The Good Food Revolution and the First Year Seminar

Download 10.81 Kb.
Date conversion25.05.2016
Size10.81 Kb.
The Good Food Revolution and the First Year Seminar

Chris Corley and Ginny Walters

The Honors Program at Minnesota State Mankato;

The Office of New Student and Family Programs recommends that FYEX instructors include the Common Read in their FYEX 100 classes. This year’s text is Will Allen’s The Good Food Revolution. Powerful themes of food access, poverty, and race are woven into Allen’s autobiography. As always, this year’s Common Read addresses important issues of coming of age, citizenship and service, and intercultural understanding.

  1. Purchase and read the book over the summer in light of FYEX Course Goals and Learning Outcomes

    • Think of yourself as the students’ first model of what it means to be an educated, critical thinker, member of a university community, and citizen for first-year students.

      1. Goals: To promote further development of student success skills, such as reading, writing, and speaking; help students gain intellectual confidence; build in the expectation of academic success; and to provide assistance in making the transition to the University.

      2. Student Learning Outcomes:

        1. Experience higher personal expectations of his/her ability to meaningfully participate in academic life.

        2. Define and give examples of critical thinking (“analyzing or evaluating information… in order to work through a problem or decision”).

        3. Interact with other students regarding academic matters.

        4. Affirm that careful thinking is an important aspect of the educational process.

        5. Make a comfortable transition to college life.

  2. Prepare students to read (or re-read) the book

    • Ask them to create a timeline of what they believe to be the most important events in Will Allen’s life. How did his childhood and family life, for example, help to shape his views of the world? This exercise encourages students to read the first few chapters and allows some common ground instructors and students can use to discuss the book.

    • Ask students to find a professional review of The Good Food Revolution. Use the model of one found in The Los Angeles Times, by Mary MacVean:

  1. Link whole book, or even specific sections of it, to your recommended topics for the course and/or themes from Keys to Success (if you use it).

    • Example ideas:

      1. First Weeks of Semester

        1. Transition to college

          • Compare transition to MSU with Allen’s transition to the University of Miami; relate his eventual success with the importance of persistence in one’s own life

        2. Values, Goals, and Stress

          • Allen encounters threats, racism, and the possibility of failure (several times) while at university. He faces obstacles while trying to land in the NBA. How do we maintain focus on our own goals and values?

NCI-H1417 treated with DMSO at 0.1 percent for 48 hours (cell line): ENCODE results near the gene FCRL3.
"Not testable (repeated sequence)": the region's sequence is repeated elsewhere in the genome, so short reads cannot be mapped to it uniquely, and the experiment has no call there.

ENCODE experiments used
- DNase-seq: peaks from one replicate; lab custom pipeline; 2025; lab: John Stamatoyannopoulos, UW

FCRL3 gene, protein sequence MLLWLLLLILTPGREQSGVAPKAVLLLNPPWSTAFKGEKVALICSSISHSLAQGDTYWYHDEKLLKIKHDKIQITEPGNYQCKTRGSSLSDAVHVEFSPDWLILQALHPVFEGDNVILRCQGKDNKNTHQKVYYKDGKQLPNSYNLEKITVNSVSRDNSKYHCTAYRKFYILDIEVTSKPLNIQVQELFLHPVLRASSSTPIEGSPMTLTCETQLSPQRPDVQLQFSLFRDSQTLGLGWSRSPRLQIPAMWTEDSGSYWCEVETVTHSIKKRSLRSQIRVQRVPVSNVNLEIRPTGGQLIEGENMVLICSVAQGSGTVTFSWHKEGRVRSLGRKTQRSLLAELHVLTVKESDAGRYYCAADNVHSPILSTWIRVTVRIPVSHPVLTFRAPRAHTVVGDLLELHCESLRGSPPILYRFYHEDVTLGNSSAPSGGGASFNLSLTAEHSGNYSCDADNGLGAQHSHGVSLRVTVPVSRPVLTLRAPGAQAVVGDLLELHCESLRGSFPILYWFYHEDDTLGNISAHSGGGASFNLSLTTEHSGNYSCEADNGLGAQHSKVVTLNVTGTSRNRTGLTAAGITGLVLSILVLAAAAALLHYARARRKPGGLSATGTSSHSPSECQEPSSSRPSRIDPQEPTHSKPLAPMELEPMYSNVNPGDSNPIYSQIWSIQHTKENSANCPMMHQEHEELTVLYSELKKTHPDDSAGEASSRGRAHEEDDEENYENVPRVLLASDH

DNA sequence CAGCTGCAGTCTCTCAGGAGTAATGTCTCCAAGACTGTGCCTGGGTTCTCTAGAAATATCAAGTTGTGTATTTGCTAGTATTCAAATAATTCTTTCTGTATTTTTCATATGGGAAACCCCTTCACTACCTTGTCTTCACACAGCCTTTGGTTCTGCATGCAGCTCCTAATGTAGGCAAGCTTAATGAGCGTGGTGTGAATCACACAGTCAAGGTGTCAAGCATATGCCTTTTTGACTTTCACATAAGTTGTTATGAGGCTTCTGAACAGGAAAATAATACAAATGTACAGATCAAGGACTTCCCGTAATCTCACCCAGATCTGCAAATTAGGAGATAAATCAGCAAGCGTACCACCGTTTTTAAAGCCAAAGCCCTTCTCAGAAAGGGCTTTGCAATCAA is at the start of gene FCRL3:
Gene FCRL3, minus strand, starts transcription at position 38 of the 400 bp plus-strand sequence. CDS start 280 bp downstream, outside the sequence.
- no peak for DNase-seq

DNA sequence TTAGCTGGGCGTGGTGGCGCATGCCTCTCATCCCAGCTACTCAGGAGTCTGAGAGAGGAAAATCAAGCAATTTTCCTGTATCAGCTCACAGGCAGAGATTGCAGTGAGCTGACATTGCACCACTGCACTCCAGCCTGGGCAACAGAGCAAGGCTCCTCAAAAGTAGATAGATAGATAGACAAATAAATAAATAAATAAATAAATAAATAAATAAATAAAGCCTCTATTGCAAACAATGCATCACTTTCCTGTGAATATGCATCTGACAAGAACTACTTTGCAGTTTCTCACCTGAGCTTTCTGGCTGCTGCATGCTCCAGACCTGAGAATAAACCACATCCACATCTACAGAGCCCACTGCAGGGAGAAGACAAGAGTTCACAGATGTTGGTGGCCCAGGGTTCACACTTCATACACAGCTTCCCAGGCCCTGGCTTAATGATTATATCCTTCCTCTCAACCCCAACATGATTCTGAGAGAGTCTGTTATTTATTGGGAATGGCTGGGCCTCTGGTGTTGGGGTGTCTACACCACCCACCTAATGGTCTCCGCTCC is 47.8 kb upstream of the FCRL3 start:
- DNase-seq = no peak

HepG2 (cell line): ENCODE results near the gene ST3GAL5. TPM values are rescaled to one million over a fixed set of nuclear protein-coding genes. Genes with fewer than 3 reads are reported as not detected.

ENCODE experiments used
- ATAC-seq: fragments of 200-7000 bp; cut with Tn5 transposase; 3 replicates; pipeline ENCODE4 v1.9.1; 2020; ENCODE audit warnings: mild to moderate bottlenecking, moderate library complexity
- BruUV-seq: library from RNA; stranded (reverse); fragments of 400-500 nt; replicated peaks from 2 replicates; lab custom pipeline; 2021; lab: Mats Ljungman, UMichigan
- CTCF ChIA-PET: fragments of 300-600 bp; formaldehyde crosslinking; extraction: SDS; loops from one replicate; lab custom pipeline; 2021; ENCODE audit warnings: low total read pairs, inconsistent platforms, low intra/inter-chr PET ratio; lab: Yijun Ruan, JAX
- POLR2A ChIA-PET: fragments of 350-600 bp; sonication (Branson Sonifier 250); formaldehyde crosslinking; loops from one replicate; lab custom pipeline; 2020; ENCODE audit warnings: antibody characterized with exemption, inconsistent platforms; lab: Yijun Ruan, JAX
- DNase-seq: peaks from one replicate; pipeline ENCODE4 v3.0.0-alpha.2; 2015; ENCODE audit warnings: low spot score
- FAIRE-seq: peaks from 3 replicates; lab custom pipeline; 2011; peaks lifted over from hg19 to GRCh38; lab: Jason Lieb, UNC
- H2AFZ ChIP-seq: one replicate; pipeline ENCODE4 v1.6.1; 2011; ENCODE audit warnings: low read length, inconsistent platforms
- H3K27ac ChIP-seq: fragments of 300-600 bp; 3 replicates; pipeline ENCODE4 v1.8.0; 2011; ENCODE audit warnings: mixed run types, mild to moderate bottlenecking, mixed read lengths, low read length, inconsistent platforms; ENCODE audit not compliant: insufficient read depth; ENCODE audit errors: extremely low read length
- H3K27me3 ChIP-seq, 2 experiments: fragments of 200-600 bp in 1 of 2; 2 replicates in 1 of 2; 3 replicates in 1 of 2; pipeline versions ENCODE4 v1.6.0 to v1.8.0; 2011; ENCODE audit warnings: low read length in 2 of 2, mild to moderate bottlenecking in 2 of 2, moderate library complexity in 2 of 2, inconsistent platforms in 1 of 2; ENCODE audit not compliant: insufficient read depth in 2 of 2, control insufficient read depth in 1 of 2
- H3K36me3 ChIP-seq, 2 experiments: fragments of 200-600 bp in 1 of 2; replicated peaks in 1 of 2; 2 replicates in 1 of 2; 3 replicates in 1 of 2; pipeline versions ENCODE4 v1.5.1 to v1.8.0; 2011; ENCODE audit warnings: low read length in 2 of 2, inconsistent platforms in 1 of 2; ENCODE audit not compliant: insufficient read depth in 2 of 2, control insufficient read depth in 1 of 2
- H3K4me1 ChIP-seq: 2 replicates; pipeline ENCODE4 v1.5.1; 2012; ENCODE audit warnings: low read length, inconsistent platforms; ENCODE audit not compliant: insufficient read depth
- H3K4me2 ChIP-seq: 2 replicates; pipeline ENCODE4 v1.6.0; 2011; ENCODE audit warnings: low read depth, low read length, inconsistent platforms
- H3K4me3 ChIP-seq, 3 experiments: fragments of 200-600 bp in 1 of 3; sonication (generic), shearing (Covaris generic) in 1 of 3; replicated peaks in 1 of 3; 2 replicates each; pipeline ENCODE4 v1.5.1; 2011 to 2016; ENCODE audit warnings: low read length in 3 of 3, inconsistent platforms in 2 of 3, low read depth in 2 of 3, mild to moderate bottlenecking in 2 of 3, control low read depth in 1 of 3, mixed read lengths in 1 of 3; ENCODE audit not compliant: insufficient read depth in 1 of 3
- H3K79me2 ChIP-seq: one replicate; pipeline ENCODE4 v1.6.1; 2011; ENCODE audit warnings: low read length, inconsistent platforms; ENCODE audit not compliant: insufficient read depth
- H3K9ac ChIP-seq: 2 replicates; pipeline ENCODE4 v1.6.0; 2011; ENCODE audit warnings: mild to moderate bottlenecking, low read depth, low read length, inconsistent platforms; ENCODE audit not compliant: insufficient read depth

2. Academic Success in the University: Reading and Studying

        1. General Education and the well-rounded student: link to advising meetings

          • How would you describe Allen’s career path, and how did his life and education shape it?

          • Can you think of courses/subjects that will not be your major focus of studies, but that might enhance your professional skills and self-awareness? How will they do so?

        2. Research Resources: Link to library tour/reference page assignment

          • Link tour to focused research agenda (i.e. not merely a general tour) where students search for information related to the Great Migration of African Americans, or information about poverty and/or access to grocery stores in American cities.

        3. Diversity Matters: Link to cultural diversity event/culture night.

          • What is “culture”? What is your culture?

          • How did Allen adapt to diverse geographic and cultural environments?

          • Was Allen culturally competent? Why or why not?

          • What does cultural competence mean in your own field of interest/prospective profession? Why would it be significant?

          • Can you identify similarities and differences between your own cultural characteristics and those demonstrated in a university culture night?

  2. Link course syllabus and activities with Common Read-related events

    • Examples:

      1. Campus Involvement: All FYEX 100 students are encouraged to attend at least 3 campus activities/events. Here are some you can integrate into your course.

        1. Erika Allen (Will Allen’s daughter) lecture (November 10th, CSU at 7:00).

        2. Informal book group discussions hosted by honors students in October. All staff can invite honors students to attend your FYEX classes to discuss the book.

        3. Many other activities, including faculty panels, trips to the Farmers’ Market, and service projects, are currently being organized for the Fall. Look to the Common Read website for more information.

      2. Service Project: Learning Community students are required to create/participate in a service project during the fall semester.

        1. One could link the project to several available services on behalf of food access for Minnesotans.

Other Instructor Resources:

    • Common Read Website:

    • Growing Power:

    • C-Span Book Discussion:

The database is protected by copyright © 2016
send message

    Main page